Whatever Happened To: The View

An update on the Scottish quartet that took the UK rock world by storm in 2007

The View Band History
Illustration by Steven Fiche

    Whatever Happened To is a series where we dig into the history and happenings of music’s biggest disappearing acts. Today, we’re going on a search to find Scottish indie rock band The View.

    The British rock press loves a Cinderella story, and in the mid-2000s, the Dundee, Scotland band The View were anointed the next big thing. Singer/guitarist Kyle Falconer, bassist Kieran Webster, guitarist Pete Reilly, and drummer Michael Annable were school chums who began playing covers together at student talent shows. But when they began writing their own songs and gigging more widely, they landed a spot opening for Babyshambles, and things took off quickly from there.

    The average age of the members of The View was 19 when they received their first BBC Radio 1 airplay in early 2006, shortly before the release of their self-titled debut EP. Over the next year, the band experienced a meteoric rise. Their first single “Wasted Little DJ’s” was a chart hit, and the band played the Reading and Leeds Festivals, aired a special on MTV2 Europe, and jetted off for a handful of shows in America and Japan before they’d even released a full-length album.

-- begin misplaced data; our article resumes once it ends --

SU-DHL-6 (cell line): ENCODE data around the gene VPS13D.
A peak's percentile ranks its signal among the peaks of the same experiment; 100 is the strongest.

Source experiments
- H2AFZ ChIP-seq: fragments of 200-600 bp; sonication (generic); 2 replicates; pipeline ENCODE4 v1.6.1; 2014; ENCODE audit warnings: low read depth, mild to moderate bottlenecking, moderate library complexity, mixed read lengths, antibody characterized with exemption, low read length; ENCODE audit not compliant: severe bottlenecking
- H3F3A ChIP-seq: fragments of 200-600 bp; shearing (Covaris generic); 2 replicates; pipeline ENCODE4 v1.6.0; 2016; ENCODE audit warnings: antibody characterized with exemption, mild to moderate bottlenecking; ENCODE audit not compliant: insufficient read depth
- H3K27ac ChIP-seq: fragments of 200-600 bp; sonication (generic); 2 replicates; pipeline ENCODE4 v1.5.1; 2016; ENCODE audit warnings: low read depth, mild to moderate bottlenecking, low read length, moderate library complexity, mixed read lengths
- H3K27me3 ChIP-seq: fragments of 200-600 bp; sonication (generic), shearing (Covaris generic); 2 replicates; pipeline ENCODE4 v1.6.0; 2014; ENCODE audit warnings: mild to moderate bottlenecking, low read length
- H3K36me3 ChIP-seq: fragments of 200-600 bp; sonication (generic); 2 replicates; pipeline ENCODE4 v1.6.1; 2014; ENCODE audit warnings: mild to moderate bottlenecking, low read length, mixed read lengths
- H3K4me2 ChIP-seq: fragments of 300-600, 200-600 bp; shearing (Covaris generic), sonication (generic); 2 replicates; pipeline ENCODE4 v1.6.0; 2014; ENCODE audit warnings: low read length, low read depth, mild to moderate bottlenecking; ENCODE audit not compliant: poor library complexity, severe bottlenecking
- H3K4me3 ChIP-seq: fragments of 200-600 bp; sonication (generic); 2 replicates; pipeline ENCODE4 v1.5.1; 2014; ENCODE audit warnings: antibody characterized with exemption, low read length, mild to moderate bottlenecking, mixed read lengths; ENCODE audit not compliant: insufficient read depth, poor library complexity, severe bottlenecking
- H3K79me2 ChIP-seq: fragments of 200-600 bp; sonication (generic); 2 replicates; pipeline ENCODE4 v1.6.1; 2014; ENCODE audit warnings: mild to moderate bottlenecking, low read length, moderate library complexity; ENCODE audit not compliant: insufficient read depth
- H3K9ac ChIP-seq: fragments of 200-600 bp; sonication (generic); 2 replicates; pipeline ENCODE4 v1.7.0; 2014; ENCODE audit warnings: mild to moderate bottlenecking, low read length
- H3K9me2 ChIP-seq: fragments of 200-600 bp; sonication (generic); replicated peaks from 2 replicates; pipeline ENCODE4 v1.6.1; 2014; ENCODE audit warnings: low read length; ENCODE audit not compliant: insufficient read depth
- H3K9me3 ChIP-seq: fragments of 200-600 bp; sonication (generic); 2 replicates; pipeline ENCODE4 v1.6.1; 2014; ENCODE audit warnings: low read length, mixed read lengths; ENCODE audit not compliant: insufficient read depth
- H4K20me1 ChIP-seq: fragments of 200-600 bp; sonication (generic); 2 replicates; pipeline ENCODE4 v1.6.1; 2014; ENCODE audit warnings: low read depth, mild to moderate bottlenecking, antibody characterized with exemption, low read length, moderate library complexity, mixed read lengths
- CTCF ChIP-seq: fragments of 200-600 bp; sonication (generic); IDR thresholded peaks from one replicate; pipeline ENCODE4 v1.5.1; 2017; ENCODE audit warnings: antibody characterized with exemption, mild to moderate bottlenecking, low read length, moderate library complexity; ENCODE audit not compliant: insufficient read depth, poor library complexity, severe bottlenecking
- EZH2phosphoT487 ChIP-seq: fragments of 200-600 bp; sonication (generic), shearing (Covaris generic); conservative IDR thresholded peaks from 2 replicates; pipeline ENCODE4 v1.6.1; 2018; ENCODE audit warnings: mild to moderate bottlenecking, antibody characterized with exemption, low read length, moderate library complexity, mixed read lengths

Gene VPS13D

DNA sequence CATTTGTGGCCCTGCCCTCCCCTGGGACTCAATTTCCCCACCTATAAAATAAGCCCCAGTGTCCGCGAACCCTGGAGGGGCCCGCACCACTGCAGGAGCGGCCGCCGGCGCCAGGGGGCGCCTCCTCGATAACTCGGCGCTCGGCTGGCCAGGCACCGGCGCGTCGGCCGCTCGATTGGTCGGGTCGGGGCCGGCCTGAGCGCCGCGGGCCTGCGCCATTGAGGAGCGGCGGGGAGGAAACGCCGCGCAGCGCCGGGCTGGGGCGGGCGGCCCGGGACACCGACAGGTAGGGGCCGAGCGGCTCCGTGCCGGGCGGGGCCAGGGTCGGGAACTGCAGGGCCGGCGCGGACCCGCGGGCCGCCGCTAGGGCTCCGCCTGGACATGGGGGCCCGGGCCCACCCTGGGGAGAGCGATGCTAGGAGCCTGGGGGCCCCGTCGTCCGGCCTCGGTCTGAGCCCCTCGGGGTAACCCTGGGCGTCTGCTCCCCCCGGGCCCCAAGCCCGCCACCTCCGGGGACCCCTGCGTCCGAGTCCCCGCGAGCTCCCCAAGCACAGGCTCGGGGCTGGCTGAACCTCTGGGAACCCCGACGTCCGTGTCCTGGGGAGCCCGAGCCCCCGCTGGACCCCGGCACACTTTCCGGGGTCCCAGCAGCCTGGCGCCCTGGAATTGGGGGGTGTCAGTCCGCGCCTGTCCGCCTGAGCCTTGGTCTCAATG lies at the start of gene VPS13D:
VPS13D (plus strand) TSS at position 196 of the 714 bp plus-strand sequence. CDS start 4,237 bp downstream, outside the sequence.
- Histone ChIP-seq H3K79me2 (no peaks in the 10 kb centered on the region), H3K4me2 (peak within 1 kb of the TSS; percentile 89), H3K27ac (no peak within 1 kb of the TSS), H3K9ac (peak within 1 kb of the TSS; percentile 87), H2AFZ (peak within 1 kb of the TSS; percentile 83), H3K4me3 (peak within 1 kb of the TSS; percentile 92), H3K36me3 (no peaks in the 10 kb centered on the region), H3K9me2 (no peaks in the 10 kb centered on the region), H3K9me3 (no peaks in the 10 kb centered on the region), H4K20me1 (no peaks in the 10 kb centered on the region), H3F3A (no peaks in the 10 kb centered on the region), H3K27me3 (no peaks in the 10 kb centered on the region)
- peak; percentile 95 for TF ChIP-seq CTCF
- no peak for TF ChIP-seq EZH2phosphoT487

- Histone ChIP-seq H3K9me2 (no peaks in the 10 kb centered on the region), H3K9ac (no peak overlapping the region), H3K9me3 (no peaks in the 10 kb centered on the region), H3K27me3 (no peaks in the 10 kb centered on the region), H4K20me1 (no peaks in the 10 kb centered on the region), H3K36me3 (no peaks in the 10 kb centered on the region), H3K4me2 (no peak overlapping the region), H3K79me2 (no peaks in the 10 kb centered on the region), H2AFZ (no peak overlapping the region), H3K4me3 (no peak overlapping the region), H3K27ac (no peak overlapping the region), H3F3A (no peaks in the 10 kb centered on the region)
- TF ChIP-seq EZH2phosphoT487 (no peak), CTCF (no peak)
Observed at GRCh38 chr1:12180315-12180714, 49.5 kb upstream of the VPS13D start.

A chant of “The View, The View, The View are on fire” became a tradition at the band’s shows, as captured at the end of the “Wasted Little DJ’s” video. And when The View entered the studio to record an album, they had a kingmaker of UK rock in their corner: Owen Morris, who’d produced Oasis’s (What’s the Story) Morning Glory?

    In January 2007, the hype for The View reached a fever pitch as their debut album Hats Off to the Buskers debuted at No. 1 on the UK album chart and eventually went Platinum, with “Same Jeans” reaching No. 3 on the singles chart. “I’ve had the same jeans on for four days now, I’m going to go to a disco in the middle of the town,” the shaggy-haired, baby-faced Falconer sang on the band’s signature song, which featured both a twangy harmonica and a punky tempo change at the end. Hats Off to the Buskers went up against stiff competition like Amy Winehouse and Dizzee Rascal for the 2007 Mercury Prize, ultimately losing to The Klaxons.

    Like many UK bands who were successful at home, The View looked at breaking America as a career goal. However, a scheduled full-scale American tour in support of Hats Off that had to be canceled after Falconer was arrested for cocaine possession in Dundee and U.S. immigration authorities refused to grant visas for the band’s visit. The band eventually did return to America, playing smaller clubs like The Troubadour in L.A. and the Knitting Factory in New York.